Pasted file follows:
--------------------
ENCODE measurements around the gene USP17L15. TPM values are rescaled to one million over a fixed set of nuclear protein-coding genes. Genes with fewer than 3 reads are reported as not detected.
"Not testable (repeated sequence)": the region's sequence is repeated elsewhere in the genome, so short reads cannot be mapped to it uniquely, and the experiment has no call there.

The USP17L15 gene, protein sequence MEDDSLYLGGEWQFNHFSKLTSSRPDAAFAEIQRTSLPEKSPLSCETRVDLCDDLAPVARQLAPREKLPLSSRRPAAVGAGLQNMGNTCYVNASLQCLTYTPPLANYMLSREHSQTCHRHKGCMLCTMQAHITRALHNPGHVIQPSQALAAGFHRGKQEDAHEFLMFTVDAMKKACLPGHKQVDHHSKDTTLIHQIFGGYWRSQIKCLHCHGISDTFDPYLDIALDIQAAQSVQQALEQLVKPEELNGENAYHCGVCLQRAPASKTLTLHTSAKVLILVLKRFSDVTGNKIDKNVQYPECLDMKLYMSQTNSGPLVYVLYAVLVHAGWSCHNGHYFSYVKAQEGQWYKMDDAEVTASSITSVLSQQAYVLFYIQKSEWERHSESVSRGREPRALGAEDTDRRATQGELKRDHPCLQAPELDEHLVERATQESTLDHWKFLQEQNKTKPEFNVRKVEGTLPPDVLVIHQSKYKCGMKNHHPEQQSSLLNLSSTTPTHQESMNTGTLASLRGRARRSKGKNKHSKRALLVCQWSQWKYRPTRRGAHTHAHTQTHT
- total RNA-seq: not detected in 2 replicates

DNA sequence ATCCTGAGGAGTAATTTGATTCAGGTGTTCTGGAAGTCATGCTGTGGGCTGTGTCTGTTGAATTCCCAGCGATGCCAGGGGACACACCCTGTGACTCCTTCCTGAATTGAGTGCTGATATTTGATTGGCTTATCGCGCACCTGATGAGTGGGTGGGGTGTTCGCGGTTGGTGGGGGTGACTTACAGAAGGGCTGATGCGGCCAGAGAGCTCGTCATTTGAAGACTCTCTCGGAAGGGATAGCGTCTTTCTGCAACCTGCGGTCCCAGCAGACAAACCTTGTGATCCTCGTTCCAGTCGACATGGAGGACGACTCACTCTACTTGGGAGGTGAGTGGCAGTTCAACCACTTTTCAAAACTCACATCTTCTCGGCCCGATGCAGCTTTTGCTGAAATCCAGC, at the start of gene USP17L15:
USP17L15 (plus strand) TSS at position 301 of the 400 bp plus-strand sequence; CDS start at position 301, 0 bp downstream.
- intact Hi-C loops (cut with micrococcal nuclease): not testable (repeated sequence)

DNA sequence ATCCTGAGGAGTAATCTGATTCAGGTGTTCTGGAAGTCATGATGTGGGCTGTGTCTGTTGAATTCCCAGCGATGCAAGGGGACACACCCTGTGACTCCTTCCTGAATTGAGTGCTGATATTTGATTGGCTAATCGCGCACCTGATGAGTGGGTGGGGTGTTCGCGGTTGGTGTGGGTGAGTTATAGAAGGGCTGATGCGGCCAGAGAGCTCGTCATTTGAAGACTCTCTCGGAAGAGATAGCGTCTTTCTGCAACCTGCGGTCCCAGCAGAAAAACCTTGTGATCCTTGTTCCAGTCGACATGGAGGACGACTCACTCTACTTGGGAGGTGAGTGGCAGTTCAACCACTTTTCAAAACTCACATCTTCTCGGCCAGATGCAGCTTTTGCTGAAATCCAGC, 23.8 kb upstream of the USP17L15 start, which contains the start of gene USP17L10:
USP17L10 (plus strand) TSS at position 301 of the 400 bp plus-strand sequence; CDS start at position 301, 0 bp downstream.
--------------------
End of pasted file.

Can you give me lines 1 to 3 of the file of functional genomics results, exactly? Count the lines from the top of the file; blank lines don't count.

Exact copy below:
ENCODE measurements around the gene USP17L15. TPM values are rescaled to one million over a fixed set of nuclear protein-coding genes. Genes with fewer than 3 reads are reported as not detected.
"Not testable (repeated sequence)": the region's sequence is repeated elsewhere in the genome, so short reads cannot be mapped to it uniquely, and the experiment has no call there.

The USP17L15 gene, protein sequence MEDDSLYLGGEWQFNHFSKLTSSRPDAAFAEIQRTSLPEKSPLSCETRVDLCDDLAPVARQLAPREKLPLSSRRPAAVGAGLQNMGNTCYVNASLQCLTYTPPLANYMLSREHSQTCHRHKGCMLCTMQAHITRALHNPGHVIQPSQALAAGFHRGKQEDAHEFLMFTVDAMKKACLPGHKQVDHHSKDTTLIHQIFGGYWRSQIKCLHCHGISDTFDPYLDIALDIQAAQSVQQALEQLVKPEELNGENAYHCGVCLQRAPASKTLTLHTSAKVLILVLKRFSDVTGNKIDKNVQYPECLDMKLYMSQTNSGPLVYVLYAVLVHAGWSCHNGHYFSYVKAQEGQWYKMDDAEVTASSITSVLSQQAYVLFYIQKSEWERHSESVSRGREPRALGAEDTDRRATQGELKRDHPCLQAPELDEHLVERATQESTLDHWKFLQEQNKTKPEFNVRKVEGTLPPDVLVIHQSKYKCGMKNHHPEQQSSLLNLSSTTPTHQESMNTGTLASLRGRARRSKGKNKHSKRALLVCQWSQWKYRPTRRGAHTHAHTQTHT